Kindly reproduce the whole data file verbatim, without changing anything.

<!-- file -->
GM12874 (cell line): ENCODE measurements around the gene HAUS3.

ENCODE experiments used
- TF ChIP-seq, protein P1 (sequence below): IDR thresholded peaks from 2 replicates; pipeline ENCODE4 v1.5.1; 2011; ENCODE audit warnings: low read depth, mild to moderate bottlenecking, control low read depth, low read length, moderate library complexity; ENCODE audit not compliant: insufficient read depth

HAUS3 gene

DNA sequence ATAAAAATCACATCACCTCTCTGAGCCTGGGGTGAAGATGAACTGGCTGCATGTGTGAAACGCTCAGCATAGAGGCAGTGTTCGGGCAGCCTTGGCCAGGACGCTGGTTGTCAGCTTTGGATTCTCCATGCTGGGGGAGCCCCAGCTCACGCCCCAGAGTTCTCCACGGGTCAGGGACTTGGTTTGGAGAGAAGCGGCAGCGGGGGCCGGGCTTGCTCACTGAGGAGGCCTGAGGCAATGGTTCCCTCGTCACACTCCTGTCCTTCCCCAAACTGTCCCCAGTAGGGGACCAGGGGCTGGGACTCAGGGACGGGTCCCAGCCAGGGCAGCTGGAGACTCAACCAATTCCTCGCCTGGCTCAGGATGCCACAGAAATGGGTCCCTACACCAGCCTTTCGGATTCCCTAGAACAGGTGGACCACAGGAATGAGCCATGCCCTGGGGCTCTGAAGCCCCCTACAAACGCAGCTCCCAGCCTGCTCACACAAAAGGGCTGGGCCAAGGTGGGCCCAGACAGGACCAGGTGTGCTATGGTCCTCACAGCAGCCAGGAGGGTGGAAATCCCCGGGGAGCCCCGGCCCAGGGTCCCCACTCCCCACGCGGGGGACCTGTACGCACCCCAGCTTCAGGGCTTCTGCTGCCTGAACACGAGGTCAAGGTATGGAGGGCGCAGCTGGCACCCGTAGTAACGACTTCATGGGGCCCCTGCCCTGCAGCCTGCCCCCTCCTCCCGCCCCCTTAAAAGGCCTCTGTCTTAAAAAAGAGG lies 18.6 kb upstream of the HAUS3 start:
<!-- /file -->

GM12874 (cell line): ENCODE measurements around the gene HAUS3.

ENCODE experiments used
- TF ChIP-seq, protein P1 (sequence below): IDR thresholded peaks from 2 replicates; pipeline ENCODE4 v1.5.1; 2011; ENCODE audit warnings: low read depth, mild to moderate bottlenecking, control low read depth, low read length, moderate library complexity; ENCODE audit not compliant: insufficient read depth

HAUS3 gene

DNA sequence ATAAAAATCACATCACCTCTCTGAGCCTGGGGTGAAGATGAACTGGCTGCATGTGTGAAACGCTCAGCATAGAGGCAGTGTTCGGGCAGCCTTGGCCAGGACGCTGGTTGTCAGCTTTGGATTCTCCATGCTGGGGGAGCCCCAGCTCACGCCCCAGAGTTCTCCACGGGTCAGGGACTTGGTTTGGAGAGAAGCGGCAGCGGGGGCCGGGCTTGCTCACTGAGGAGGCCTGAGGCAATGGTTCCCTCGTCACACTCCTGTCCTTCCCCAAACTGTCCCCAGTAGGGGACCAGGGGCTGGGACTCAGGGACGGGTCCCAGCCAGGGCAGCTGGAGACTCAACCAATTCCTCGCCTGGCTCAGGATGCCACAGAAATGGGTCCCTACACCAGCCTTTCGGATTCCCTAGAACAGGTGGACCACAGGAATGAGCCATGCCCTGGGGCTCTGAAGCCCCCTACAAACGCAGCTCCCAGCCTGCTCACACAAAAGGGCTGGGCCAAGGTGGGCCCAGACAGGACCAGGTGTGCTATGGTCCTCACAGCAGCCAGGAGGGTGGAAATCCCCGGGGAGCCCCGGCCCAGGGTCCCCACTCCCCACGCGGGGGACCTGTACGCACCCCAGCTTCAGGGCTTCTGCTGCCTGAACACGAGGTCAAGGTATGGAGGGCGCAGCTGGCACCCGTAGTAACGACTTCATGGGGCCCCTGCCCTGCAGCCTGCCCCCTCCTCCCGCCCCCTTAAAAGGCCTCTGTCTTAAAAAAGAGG lies 18.6 kb upstream of the HAUS3 start: